Growing in the Gilbert Carter Woodland, this rare tree is full of flower.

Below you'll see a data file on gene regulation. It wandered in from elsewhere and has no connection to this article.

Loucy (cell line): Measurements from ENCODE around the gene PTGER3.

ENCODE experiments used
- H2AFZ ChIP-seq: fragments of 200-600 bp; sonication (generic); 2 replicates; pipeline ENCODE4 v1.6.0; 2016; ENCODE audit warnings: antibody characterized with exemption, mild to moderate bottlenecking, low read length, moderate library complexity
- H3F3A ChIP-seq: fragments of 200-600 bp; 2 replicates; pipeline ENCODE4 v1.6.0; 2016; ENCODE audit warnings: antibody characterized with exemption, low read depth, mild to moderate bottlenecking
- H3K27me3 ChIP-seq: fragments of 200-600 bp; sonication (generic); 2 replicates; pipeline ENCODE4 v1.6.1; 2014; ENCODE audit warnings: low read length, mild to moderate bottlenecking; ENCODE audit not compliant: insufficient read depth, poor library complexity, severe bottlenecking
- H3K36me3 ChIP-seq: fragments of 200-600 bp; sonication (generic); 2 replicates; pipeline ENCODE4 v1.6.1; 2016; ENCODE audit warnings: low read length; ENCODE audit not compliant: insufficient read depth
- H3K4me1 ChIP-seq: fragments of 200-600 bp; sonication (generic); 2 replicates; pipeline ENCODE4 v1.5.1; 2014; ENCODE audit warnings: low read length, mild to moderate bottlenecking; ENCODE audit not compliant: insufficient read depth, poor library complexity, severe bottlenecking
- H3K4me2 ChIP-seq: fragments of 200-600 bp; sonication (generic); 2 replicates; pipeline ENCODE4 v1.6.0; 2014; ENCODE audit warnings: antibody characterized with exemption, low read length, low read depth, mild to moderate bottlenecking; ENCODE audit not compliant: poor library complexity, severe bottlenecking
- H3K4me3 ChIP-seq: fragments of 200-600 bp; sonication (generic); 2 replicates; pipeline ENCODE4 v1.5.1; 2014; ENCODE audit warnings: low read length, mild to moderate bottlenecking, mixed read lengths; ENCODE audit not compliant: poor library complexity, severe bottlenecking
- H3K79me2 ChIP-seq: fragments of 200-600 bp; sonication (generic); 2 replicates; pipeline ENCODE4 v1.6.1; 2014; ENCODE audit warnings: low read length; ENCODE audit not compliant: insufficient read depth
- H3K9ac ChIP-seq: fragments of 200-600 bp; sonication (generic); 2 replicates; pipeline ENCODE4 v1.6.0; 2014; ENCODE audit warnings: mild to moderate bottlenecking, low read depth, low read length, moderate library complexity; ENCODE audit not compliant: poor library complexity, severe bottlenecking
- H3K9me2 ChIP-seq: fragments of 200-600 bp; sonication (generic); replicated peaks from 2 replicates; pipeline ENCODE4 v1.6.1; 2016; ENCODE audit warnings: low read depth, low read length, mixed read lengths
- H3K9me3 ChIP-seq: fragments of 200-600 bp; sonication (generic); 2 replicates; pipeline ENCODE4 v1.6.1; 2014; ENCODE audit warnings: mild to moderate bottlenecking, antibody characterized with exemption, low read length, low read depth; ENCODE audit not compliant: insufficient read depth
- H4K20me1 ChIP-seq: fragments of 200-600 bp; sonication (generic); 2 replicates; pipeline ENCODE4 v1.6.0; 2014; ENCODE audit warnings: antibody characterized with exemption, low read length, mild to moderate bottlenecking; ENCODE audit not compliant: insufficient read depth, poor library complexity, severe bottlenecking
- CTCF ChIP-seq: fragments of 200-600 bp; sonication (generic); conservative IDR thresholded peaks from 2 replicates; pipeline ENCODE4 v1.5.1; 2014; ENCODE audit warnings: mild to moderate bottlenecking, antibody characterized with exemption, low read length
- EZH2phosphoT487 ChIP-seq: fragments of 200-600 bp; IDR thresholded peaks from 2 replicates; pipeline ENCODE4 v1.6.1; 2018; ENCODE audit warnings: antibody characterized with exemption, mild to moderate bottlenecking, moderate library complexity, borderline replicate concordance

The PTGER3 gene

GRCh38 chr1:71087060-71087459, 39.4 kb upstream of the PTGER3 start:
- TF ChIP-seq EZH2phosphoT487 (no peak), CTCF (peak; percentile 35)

A member of the Salicaceae (willow family), the genus Poliothyrsis contains this single species, sinensis. It is a deciduous tree with slender, pointed leaves, which have a glaucous upper surface. In summer it produces a terminal inflorescence of unisexual (male and female) lightly scented flowers approximately 5mm across, and these are initially white, changing to yellow. The common name Chinese pearlbloom refers to the pearl-like appearance of the flowers, which retain their pearl-like shape even when fully open. The generic name polios comes from the Greek for grey, and the specific name from thrysos meaning a panicle, in reference to the whitish panicles of this tree. The fruit is an ellipsoid capsule to 2cm in length, and contains many winged seeds. Poliothyrsis sinensis is a Chinese native, having first been discovered in Hupeh province in 1889 by Augustine Henry, but only introduced to British gardens in 1908 by Ernest Wilson, though it is seldom grown.